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Creating Positive Experiences for Toddlers & Preschool-Age Children

Creating Positive Experiences for Toddlers & Preschool-Age Children Creating Positive Experiences for Toddlers & Preschool-Age Children

​By: Robert Sege, MD, PhD, FAAP​

Remember when your baby was born and looked at you with those loving eyes? The joy of that first smile? That love is still there in the toddler who is now running around the house, getting into everything.

Being a toddler involves a lot of falling, giggling, and crying. As toddlers grow and explore the world, parents can create positive experiences for them that will last a lifetime.

This sense of love and security helps build a strong foundational relationship. It also helps fuel huge emotional growth that goes with your child's physical growth.

Everyday ​​Way​s to be Positive

Here are a few tips​ to help create peaceful, positive experiences for parents and their toddlers:

Read to your toddler. When you and your child snuggle as you open a book, many things happen. First, you and your child will both enjoy the time and attention together. Your toddler will learn how to sit still, listen and communicate. Reading helps toddlers learn new words. Picture books help toddlers make the connection between the sound of the word and its meaning. Reading the same book over and over helps toddlers learn to anticipate what comes next—and experience the joy of getting it right! The comfort of reading teaches language, gets them ready to learn to read, provides a calm balance to toddler life.

Establish routines.  Structure and routine give toddlers a feeling of security that fuels their   natural curiosity and exploration. Toddlers have new abilities and new experiences every day. Toddlers with routines for bath time, bedtime, and meals seem to have fewer power struggles with their parents and feel more comfortable exploring the world. When toddlers know what comes next, they have an easier time changing to that part of their day. For example, a predictable bedtime ritual, which might include a bath, brushin​g teeth, and reading before bed with their parent, helps toddlers wind down and fall asleep.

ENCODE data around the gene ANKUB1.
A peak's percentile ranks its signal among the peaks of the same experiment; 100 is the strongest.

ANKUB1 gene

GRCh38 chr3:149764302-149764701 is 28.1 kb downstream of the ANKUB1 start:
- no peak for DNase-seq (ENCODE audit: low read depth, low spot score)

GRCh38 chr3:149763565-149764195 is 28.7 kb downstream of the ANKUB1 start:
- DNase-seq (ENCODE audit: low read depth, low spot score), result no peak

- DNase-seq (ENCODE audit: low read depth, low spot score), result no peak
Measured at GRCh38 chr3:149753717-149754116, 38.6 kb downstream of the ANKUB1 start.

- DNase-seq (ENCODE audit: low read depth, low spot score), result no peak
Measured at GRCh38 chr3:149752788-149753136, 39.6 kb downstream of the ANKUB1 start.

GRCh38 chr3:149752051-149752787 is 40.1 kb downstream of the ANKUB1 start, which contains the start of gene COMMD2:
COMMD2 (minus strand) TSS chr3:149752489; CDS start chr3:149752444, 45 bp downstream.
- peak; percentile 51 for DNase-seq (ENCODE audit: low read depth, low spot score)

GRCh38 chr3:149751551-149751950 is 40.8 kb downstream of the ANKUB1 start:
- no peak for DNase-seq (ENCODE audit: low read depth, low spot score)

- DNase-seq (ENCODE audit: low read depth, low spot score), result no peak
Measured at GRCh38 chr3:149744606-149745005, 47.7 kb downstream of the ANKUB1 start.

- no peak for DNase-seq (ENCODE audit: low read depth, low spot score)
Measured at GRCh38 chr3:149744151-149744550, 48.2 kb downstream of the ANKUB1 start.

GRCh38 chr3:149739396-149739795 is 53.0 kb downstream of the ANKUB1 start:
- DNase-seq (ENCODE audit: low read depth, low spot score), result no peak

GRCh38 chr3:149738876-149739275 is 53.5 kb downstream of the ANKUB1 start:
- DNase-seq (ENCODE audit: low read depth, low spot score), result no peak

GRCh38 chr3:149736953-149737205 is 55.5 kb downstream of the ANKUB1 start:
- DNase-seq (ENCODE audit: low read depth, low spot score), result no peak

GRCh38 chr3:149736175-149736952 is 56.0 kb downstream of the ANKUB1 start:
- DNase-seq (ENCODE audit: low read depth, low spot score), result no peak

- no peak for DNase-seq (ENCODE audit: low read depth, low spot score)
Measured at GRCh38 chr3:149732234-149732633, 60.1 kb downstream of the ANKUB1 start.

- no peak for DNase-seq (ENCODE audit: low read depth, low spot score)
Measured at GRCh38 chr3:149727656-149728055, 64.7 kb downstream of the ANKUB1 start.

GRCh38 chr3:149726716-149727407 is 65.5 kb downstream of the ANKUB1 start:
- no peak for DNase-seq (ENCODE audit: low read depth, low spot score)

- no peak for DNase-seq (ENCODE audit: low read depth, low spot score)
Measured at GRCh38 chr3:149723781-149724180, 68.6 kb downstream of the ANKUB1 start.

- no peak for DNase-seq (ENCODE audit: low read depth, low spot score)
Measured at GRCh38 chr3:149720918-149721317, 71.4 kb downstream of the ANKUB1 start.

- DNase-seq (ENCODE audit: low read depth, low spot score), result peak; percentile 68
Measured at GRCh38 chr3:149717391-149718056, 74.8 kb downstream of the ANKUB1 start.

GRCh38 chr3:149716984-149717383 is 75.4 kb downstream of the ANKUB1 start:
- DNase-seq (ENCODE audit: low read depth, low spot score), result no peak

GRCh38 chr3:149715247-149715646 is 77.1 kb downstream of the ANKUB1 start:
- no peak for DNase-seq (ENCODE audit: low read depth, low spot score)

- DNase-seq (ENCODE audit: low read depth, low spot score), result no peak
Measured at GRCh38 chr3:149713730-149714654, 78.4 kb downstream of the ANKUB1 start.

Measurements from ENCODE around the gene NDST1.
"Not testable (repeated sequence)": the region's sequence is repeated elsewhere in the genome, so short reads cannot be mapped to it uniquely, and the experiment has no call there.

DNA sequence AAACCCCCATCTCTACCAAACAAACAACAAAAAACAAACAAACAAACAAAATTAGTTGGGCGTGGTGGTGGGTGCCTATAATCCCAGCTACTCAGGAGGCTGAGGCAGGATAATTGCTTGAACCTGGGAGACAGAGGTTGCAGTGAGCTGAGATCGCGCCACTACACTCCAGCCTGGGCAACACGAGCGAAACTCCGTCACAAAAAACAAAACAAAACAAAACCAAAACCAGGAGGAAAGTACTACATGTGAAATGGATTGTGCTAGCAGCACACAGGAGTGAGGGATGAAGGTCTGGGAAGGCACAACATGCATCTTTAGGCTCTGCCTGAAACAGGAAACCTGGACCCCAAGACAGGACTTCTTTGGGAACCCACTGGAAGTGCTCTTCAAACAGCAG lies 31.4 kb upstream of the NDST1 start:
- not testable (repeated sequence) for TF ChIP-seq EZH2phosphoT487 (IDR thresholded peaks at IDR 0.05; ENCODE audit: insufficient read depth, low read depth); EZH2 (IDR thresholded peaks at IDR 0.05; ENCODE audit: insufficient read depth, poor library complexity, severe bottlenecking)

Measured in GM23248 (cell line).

Play with your toddler. One joy of being a parent is playing like a kid again! So enjoy the time you spend together playing. Children learn from all the different ways they play. When you go to the playground, they can experience their newfound physical abilities. When they draw, color, or build with blocks, they develop hand and eye coordination. They also experience the joy of creativity. As you do these things together, you will be creating positive experiences that both of you will remember. Playing together makes it easier to deal with all the issues that arise as toddlers begin to assert their independence.

Engage toddlers in family tasks. When toddlers feel like they are a part of things, they tend to have fewer temper tantrums. On walks in the neighborhood or at the supermarket, think about playing I spy: “I spy something red!" Talk with them, ask questions, and help them learn from the experience. Toddlers who feel engaged easily learn about the world around them. They also get the attention they crave without acting out.

Make connections. As children grow older, they get interested in playing with other children. Inviting another child to play can give your toddler a way to learn social and emotional skills. It can also free you up to have a little time to yourself. Developing trusted connections with other parents makes it easier to raise our children.

Your pediatrician is he​​re to help

Some toddlers have more difficult behaviors than others. If you are having challenges with your child's behavior, talk to your pediatrician. Pediatricians can offer solutions to support toddlers and help them grow from tiny newborns into independent young children. 


About Dr. Sege

Robert Sege, MD, PhD, FAAP, is a recent member of the American Academy of Pediatrics Committee on Child Abuse and Neglect. He is also a child abuse pediatrician at Floating Hospital for Children at Tufts Medical Center in Boston, Massachusetts.

Last Updated
American Academy of Pediatrics (Copyright © 2020)
The information contained on this Web site should not be used as a substitute for the medical care and advice of your pediatrician. There may be variations in treatment that your pediatrician may recommend based on individual facts and circumstances.
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